Golden Sage, Salvia officinalis ‘Aurea’ is a member of the Salvia family.

Sage (Salvia officinalis)
Sage (Salvia officinalis) - Photo Wikimedia Commons

The name Salvia comes from the Latin salvere, meaning to be well or in good health.

While most of us are familiar with sage in the kitchen, the family name indicates just how highly valued it is medicinally and has been for centuries right up to today

Its compact, dense growth makes it an excellent border plant. Golden Sage is also very decorative with green leaves edged with gold. The leaves are so bright they almost seem to glow in the dark! Whether lining a pathway, adorning a container or in the vegetable and herb garden the leaves are always ready for harvest and can be used immediately or dried for future use.

Golden Sage can be substituted in any recipe calling for Sage. Fresh leaves make an attractive garnish for roast chicken or turkey. A simple recipe idea is to stuff thickly cut pork chops with a few sage leaves and an apple wedge. Sprinkle with cinnamon or nutmeg, pepper and onion salt. Place in dish and cover with orange juice or cider and cook until done.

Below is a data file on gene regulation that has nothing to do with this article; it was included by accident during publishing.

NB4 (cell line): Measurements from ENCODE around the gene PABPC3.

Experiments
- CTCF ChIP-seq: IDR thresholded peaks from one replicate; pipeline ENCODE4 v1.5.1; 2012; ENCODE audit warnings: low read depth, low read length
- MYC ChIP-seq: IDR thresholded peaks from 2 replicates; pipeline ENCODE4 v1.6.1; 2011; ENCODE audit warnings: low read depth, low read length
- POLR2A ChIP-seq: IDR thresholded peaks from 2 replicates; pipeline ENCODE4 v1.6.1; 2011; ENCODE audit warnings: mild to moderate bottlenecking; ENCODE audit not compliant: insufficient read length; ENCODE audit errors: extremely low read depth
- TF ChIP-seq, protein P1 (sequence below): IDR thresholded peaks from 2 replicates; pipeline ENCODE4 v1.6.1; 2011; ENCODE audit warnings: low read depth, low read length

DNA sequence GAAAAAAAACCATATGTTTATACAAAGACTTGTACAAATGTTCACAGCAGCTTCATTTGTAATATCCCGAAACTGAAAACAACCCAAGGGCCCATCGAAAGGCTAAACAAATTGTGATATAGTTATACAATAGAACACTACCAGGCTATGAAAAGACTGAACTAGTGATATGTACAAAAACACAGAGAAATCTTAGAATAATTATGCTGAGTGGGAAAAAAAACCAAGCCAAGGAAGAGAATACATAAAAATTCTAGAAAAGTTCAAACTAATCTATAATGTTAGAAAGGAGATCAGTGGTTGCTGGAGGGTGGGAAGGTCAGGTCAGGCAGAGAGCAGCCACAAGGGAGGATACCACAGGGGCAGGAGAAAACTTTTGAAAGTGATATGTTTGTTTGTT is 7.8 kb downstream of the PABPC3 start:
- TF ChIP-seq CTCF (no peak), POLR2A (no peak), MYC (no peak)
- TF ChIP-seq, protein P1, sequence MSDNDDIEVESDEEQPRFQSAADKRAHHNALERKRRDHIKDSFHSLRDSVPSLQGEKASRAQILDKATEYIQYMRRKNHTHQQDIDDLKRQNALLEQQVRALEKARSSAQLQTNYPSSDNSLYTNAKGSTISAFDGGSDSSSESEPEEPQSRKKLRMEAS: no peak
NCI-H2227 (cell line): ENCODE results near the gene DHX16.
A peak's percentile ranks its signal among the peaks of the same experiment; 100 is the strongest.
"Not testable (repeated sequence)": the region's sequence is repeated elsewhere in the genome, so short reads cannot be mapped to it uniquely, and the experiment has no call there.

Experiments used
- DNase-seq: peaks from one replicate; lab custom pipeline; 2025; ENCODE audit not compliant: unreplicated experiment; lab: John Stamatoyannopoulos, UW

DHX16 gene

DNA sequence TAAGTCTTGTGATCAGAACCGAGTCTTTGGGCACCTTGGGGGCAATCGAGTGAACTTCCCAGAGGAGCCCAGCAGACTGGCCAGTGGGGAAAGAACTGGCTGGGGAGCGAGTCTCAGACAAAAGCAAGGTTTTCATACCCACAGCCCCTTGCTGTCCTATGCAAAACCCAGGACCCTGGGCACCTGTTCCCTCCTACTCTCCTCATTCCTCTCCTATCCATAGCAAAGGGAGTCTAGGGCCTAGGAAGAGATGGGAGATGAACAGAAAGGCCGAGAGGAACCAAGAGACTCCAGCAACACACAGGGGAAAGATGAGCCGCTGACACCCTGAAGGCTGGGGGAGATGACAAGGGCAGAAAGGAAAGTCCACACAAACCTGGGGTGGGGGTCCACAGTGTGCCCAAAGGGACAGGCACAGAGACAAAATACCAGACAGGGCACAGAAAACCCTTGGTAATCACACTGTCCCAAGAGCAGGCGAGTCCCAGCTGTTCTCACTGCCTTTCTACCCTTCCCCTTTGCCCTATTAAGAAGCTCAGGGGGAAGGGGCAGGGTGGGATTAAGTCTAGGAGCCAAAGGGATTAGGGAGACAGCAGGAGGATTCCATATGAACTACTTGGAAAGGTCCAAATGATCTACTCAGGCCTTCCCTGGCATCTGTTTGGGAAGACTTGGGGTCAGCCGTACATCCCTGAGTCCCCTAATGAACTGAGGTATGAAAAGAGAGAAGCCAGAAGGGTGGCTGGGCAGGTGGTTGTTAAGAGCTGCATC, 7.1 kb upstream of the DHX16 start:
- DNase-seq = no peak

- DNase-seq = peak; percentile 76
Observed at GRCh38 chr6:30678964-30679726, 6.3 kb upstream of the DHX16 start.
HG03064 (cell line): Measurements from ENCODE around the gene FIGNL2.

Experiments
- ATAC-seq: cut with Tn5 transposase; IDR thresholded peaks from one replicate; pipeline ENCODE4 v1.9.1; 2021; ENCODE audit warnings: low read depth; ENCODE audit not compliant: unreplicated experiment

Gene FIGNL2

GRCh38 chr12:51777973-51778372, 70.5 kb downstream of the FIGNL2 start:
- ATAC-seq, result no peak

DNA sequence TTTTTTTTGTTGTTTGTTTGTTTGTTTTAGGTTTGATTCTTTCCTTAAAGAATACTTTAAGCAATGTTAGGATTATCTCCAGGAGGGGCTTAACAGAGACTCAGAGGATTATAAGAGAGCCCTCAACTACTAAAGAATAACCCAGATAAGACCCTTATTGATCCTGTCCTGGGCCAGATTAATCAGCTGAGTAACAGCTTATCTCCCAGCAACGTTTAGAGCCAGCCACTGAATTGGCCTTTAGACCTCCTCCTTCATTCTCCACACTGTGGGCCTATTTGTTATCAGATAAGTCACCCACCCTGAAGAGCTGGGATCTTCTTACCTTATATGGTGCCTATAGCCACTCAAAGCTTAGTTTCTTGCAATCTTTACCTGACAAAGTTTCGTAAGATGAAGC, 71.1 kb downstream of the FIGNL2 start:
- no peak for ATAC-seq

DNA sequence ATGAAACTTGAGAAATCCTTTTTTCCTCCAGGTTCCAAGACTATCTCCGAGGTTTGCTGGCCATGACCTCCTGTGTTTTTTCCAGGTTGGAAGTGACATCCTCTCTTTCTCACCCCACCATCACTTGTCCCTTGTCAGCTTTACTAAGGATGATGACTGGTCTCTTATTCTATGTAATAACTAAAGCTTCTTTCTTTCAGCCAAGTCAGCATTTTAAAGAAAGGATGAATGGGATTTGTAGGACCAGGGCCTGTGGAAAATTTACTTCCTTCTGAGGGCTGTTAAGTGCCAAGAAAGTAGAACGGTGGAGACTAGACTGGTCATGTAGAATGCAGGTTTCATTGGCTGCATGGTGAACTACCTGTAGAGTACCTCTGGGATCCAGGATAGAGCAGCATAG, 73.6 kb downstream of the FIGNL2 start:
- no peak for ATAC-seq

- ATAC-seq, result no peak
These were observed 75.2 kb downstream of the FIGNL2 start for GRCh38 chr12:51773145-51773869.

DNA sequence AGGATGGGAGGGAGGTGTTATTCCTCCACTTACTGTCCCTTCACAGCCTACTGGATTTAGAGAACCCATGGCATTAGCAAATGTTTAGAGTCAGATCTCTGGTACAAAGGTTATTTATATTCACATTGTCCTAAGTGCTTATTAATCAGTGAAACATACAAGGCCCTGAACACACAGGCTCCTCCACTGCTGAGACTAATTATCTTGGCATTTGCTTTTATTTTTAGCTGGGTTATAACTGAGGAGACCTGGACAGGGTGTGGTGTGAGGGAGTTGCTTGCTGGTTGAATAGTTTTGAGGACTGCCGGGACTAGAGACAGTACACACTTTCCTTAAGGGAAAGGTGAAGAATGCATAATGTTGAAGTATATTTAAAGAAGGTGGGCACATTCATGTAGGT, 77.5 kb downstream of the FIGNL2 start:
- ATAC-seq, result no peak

Like most Garden Sages, it is a short lived perennial that should be replaced every second or third year. It forms a 1.5- to 2-foot-tall and wide bush with woody stems that may be trimmed back to newly emerging growth or strong stems in spring. In early to mid-summer, it occasionally sends up lavender-purple flower spikes; it has both ornamental and culinary qualities in an herb garden. It tolerates alkaline soils, but not wet winter conditions.

Beautiful, delicious and useful, Golden Sage requires little pampering in the garden. The compact plants thrive in full sun and require infrequent watering once established.

The many uses of Sage with Morag Gamble